Hartford – The state Department of Energy and Environmental Protection announced Friday that effective Saturday, Aug. 6, it will close short sections of the West Branch Farmington River and the Farmington River to fishing. , as the hot weather creates unhealthy water temperatures for trout.
The agency also said it was increasing “low levels of discharge on the Farmington with an additional 50 cubic feet per second” of flow from “DEEP fish reserves to improve water conditions for fish health.” .
The agency said that as the temperature of the river increases, fish “congregate near tributaries that bring cooler water into the river”.
“DEEP is closing fishing near these tributaries to protect the fish populations that congregate near these springs,” the agency’s statement said. “Fishing is still open on most of the Farmington River. DEEP will clearly mark closed areas with signs. »
All waters within 100 feet of the signs will be closed to all fishing, the agency said. “This closure is expected to continue until September 15, but could be shortened if water conditions improve. Violation of the closure is an offense punishable by a fine of $154. “
“High temperatures combined with low stream flows – are causing fish in these rivers to suffer from heat stress,” DEEP Commissioner Katie Dykes said in the statement. “I would like to thank the fishing community for helping to support the continued success of our world-class fishing destinations in these difficult conditions.”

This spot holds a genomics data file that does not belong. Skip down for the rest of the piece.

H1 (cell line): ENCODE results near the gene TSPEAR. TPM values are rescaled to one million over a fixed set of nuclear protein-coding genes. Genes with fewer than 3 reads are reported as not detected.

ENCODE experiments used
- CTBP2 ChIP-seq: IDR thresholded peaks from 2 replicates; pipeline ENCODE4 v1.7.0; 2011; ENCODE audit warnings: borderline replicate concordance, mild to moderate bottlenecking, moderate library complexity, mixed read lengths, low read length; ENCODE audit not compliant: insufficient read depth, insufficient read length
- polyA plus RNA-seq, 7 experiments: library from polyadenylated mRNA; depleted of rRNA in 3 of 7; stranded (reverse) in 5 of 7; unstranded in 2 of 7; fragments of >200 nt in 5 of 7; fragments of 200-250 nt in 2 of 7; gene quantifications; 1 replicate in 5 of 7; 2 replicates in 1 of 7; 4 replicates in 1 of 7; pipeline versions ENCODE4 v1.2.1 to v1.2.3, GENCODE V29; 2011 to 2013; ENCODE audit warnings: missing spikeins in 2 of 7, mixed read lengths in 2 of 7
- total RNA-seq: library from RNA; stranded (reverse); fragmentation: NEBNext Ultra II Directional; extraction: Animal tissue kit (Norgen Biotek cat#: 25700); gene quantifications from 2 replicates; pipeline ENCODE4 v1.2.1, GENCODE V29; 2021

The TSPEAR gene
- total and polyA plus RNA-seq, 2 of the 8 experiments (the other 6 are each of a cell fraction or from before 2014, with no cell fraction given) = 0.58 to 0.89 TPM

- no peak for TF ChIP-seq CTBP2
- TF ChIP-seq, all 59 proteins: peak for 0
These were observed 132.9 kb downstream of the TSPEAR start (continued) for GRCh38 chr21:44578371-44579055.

Closed areas, listed from upstream to downstream of tributaries, include:
- East Mountain Creek (Hallock Creek), New Hartford
- Cherry Creek, Guangzhou
- Rattlesnake Hill Creek, Canton
- Burlington Creek, Burlington
- Hawley Creek, Avon
- Unionville Creek, Farmington
- Hyde Brook, Farmington
- Pequabuck River, Farmington
DEEP said it took similar action in August 2016 “when similar conditions resulted in trout deaths due to increased stress”.
“We are being proactive this summer to do what we can to protect the resource, and this is not something we take lightly,” Dykes said in the statement. “The West Branch Farmington River and the Farmington River are very popular and well known to anglers, who are drawn to the area from all over the world to catch both the wild brown trout that spawn in these waters, as well as the fish stored by DEEP.”